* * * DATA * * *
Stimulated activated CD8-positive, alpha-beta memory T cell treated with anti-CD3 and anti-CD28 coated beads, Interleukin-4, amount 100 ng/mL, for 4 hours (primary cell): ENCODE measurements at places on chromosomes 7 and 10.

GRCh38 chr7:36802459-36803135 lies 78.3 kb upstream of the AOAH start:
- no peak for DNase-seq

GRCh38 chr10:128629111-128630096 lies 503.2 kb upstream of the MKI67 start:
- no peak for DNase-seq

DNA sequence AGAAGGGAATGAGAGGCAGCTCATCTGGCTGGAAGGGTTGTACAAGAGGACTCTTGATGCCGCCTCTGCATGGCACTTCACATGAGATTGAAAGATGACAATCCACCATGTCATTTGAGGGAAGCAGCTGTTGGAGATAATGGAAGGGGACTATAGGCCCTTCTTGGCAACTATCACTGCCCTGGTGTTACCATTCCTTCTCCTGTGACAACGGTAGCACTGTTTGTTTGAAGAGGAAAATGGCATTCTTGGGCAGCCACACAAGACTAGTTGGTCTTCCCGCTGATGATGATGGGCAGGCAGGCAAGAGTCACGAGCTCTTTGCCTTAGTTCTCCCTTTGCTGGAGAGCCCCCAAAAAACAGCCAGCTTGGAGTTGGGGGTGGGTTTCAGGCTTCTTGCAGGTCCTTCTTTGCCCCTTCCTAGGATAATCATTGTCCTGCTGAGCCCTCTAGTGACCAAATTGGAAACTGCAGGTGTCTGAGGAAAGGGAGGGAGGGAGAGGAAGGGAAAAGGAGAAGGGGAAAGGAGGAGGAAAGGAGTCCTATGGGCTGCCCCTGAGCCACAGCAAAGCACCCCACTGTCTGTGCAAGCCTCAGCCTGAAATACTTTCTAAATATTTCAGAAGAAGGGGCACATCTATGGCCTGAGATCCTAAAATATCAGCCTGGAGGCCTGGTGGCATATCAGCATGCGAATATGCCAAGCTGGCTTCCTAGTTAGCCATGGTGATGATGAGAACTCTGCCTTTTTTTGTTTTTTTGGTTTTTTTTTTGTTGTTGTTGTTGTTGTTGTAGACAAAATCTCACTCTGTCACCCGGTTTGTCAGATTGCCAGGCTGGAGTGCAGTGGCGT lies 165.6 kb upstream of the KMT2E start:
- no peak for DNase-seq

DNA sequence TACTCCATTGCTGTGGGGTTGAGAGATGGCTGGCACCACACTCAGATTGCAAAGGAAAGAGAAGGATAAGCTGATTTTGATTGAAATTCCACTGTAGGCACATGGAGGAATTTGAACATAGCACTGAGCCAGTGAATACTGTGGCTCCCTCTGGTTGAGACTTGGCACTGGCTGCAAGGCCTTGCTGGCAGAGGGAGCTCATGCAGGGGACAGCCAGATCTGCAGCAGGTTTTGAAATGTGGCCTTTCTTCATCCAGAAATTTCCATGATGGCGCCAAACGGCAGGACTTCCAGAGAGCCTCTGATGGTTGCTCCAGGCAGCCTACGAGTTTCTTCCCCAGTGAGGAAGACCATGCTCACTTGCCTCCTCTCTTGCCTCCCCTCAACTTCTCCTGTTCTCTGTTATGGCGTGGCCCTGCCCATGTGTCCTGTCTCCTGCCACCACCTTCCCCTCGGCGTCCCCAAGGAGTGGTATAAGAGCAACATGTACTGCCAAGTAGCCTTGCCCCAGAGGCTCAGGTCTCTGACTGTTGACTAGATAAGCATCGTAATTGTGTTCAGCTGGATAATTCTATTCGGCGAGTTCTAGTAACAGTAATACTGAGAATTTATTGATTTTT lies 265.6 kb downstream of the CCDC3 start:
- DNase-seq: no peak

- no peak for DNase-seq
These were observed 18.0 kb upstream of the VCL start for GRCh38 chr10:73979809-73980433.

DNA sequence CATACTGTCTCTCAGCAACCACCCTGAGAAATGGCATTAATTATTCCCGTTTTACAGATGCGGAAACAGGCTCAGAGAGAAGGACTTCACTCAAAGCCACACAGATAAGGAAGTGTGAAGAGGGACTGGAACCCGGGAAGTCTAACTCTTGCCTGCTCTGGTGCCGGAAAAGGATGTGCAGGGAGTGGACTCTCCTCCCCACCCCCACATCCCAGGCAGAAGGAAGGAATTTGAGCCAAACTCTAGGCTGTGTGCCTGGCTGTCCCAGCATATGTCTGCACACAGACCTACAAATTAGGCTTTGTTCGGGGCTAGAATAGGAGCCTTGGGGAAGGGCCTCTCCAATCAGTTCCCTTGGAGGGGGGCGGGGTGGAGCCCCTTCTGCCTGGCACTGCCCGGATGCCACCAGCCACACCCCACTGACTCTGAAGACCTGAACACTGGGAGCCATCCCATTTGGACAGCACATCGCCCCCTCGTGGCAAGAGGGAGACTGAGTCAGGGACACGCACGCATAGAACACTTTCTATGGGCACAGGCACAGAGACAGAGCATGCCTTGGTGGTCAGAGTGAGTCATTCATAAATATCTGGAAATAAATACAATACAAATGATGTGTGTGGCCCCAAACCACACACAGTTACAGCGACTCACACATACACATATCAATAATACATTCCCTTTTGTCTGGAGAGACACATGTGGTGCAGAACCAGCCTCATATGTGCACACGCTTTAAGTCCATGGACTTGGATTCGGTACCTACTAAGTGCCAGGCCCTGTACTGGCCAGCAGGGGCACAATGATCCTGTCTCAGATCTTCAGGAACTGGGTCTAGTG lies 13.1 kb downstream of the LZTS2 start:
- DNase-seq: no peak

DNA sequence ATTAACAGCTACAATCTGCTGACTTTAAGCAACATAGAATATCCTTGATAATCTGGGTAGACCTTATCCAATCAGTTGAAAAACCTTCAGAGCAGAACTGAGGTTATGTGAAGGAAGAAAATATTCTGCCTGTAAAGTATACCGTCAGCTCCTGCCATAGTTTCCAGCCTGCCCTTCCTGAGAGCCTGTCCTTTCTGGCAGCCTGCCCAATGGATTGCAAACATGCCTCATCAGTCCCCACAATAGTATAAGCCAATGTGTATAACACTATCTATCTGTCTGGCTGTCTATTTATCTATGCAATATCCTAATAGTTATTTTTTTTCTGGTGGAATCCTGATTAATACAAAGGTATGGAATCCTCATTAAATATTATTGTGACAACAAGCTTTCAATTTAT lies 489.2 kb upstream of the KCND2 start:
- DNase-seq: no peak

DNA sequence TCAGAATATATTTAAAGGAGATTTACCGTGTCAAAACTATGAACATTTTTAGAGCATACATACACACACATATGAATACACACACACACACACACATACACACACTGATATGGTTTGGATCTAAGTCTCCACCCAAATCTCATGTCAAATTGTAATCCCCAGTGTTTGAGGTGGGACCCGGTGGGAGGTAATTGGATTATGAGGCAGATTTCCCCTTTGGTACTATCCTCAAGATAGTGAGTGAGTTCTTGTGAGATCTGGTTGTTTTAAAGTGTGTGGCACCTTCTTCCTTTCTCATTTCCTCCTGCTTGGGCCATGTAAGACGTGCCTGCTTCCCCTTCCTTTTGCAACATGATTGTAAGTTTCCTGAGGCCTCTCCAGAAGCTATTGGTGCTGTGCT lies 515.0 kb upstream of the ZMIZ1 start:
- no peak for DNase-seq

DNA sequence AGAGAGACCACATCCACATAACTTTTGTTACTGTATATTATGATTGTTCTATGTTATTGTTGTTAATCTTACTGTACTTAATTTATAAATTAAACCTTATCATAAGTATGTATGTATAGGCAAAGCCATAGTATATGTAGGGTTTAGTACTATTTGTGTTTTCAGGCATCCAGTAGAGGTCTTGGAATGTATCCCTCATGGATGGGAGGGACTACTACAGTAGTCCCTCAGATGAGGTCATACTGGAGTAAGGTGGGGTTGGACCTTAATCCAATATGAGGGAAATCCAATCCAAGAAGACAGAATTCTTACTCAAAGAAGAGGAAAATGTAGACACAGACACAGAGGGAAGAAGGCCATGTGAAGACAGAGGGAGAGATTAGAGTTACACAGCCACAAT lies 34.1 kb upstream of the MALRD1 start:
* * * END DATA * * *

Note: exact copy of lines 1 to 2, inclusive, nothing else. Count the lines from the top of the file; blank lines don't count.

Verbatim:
Stimulated activated CD8-positive, alpha-beta memory T cell treated with anti-CD3 and anti-CD28 coated beads, Interleukin-4, amount 100 ng/mL, for 4 hours (primary cell): ENCODE measurements at places on chromosomes 7 and 10.

GRCh38 chr7:36802459-36803135 lies 78.3 kb upstream of the AOAH start: